Tuesday, September 02, 2008

Easy Zoom, Easy Go

The CBC website has a mainly sympathetic story about Anglo-Canadian entrepreneurs Hugh and John Boyle, whose six-year-old Zoom Airlines Ltd. crashed and burned last week.

The article describes Hugh Boyle as “the classic entrepreneur: a man with ideas, and energy, and a great deal of self-confidence. And he's followed a classic path: start with next to nothing, win big, retire, get bored, start again. And fail.”

The Scottish-born Boyles made their fortune in Britain in the direct-sell travel business. Hugh retired and moved to Ottawa in 1998, where he became frustrated with the lack of direct airline flights to sun destinations. In 2000 he started his own direct-sell tour operator, and then launched Zoom to provide airplanes for his tour company.

Before the closure, 2007, Zoom and its British sister company Zoom Airlines Ltd. had more than 600 staff and revenue of some $250 million. The business was apparently quite profitable until rising oil prices hiked costs expenses by an additional $50 million a year.

Asked in late 2007 if anyone had told him he was crazy for starting Zoom, Hugh told the Ottawa Business Journal, "I probably am. My wife tells me I am most days."

Also interesting, as always, are the reader comments. One CBC.ca reader praises Zoom for filling a market gap with its transatlantic flights, while another lambastes the company for selling tickets right up until the closure, and for deserting and/or stranding passengers without notice.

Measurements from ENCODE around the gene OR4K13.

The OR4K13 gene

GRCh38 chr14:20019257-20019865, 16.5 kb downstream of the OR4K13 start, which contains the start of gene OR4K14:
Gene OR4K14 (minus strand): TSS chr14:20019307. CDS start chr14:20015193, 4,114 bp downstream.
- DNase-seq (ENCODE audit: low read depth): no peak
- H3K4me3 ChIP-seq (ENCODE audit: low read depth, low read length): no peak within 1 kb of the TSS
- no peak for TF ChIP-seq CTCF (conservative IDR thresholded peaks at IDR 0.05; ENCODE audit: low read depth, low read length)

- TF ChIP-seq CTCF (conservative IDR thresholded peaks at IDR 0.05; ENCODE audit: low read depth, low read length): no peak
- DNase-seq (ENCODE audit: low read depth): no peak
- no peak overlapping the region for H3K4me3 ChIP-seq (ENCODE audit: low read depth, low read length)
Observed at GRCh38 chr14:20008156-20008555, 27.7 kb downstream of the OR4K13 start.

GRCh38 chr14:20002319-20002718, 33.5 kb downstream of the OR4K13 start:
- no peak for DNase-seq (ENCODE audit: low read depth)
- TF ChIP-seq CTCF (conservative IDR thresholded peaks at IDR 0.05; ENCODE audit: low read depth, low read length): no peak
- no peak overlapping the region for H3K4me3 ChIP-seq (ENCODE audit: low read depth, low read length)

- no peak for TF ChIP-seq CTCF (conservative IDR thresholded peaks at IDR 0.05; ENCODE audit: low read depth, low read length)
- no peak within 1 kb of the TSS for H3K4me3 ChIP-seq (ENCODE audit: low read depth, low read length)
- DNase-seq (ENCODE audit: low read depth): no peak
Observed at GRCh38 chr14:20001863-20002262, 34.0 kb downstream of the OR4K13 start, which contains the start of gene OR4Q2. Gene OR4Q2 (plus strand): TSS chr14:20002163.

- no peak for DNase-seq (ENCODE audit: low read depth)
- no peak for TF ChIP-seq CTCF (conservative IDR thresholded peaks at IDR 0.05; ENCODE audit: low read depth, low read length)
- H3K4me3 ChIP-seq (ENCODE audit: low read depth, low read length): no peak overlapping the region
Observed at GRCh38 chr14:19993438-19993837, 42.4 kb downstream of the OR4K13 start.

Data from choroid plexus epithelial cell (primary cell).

Sadly, this has emerged as a common risk that Canadians take when they fly with discount airlines. You never know if you’re home free until you’re safely back home.

Other than that, I don’t fuss over these airline bankruptcies. Most passengers get their money back, and in the meantime thousands of Canadians have saved big money on their vacations.

It’s very different from other businesses. If a factory closes down, the jobs and the value it created are usually gone forever: the equipment gets scattered, and the owner’s web of customer/supplier relationships can’t be duplicated. But when an airline closes down, the planes are merely re-leased or resold, and there’s always another entrepreneur willing to try his luck and start again (giving the workers a chance to stay in the industry).

Happy Trails, Zoom; what colours will your planes wear next?

For the full story, click here.

1 comment:

Ian Portsmouth said...

Zoom does indeed live on, Rick. Five days after the airline went bust, a Google ad for Zoom Airlines tickets (as offered by OneTravel.com) appeared at the bottom of your posting.